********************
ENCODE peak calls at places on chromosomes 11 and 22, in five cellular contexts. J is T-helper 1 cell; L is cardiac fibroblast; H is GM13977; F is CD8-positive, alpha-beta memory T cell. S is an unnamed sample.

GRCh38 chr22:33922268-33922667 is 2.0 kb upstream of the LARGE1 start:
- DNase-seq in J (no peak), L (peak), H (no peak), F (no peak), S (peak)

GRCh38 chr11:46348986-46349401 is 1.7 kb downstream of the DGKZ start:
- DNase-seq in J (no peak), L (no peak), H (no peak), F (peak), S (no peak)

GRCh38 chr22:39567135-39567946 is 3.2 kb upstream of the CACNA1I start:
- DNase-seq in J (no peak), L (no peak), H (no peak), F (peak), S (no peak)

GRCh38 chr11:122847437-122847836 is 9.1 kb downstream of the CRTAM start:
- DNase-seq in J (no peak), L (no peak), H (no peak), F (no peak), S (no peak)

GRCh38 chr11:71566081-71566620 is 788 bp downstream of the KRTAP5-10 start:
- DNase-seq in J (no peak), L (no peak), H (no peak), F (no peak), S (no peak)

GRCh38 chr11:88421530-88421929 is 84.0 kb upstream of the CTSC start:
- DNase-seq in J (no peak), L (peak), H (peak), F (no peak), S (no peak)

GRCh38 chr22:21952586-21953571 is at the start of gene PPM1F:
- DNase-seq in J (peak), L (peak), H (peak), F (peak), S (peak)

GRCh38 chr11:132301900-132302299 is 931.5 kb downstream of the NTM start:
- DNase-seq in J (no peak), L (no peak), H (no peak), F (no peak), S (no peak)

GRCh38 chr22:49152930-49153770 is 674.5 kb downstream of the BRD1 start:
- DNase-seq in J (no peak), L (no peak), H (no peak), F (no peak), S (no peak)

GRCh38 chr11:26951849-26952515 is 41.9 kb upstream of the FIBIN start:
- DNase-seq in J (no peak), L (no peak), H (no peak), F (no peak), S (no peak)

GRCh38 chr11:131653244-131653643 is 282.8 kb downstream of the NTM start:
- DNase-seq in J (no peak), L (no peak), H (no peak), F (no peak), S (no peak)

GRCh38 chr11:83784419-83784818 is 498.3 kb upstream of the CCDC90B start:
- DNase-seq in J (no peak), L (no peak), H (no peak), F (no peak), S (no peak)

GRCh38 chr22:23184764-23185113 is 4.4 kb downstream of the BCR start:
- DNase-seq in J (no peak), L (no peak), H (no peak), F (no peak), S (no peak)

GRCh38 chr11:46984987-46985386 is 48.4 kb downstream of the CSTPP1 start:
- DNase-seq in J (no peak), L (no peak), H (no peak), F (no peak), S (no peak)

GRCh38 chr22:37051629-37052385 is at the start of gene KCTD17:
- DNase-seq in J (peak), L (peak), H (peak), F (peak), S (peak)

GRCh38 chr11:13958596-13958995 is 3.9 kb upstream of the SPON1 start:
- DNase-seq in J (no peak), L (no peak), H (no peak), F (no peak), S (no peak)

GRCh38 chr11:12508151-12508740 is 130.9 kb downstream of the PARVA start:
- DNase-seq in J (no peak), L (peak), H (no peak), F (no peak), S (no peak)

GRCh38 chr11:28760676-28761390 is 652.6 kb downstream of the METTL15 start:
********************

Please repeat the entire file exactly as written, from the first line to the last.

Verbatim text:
ENCODE peak calls at places on chromosomes 11 and 22, in five cellular contexts. J is T-helper 1 cell; L is cardiac fibroblast; H is GM13977; F is CD8-positive, alpha-beta memory T cell. S is an unnamed sample.

GRCh38 chr22:33922268-33922667 is 2.0 kb upstream of the LARGE1 start:
- DNase-seq in J (no peak), L (peak), H (no peak), F (no peak), S (peak)

GRCh38 chr11:46348986-46349401 is 1.7 kb downstream of the DGKZ start:
- DNase-seq in J (no peak), L (no peak), H (no peak), F (peak), S (no peak)

GRCh38 chr22:39567135-39567946 is 3.2 kb upstream of the CACNA1I start:
- DNase-seq in J (no peak), L (no peak), H (no peak), F (peak), S (no peak)

GRCh38 chr11:122847437-122847836 is 9.1 kb downstream of the CRTAM start:
- DNase-seq in J (no peak), L (no peak), H (no peak), F (no peak), S (no peak)

GRCh38 chr11:71566081-71566620 is 788 bp downstream of the KRTAP5-10 start:
- DNase-seq in J (no peak), L (no peak), H (no peak), F (no peak), S (no peak)

GRCh38 chr11:88421530-88421929 is 84.0 kb upstream of the CTSC start:
- DNase-seq in J (no peak), L (peak), H (peak), F (no peak), S (no peak)

GRCh38 chr22:21952586-21953571 is at the start of gene PPM1F:
- DNase-seq in J (peak), L (peak), H (peak), F (peak), S (peak)

GRCh38 chr11:132301900-132302299 is 931.5 kb downstream of the NTM start:
- DNase-seq in J (no peak), L (no peak), H (no peak), F (no peak), S (no peak)

GRCh38 chr22:49152930-49153770 is 674.5 kb downstream of the BRD1 start:
- DNase-seq in J (no peak), L (no peak), H (no peak), F (no peak), S (no peak)

GRCh38 chr11:26951849-26952515 is 41.9 kb upstream of the FIBIN start:
- DNase-seq in J (no peak), L (no peak), H (no peak), F (no peak), S (no peak)

GRCh38 chr11:131653244-131653643 is 282.8 kb downstream of the NTM start:
- DNase-seq in J (no peak), L (no peak), H (no peak), F (no peak), S (no peak)

GRCh38 chr11:83784419-83784818 is 498.3 kb upstream of the CCDC90B start:
- DNase-seq in J (no peak), L (no peak), H (no peak), F (no peak), S (no peak)

GRCh38 chr22:23184764-23185113 is 4.4 kb downstream of the BCR start:
- DNase-seq in J (no peak), L (no peak), H (no peak), F (no peak), S (no peak)

GRCh38 chr11:46984987-46985386 is 48.4 kb downstream of the CSTPP1 start:
- DNase-seq in J (no peak), L (no peak), H (no peak), F (no peak), S (no peak)

GRCh38 chr22:37051629-37052385 is at the start of gene KCTD17:
- DNase-seq in J (peak), L (peak), H (peak), F (peak), S (peak)

GRCh38 chr11:13958596-13958995 is 3.9 kb upstream of the SPON1 start:
- DNase-seq in J (no peak), L (no peak), H (no peak), F (no peak), S (no peak)

GRCh38 chr11:12508151-12508740 is 130.9 kb downstream of the PARVA start:
- DNase-seq in J (no peak), L (peak), H (no peak), F (no peak), S (no peak)

GRCh38 chr11:28760676-28761390 is 652.6 kb downstream of the METTL15 start: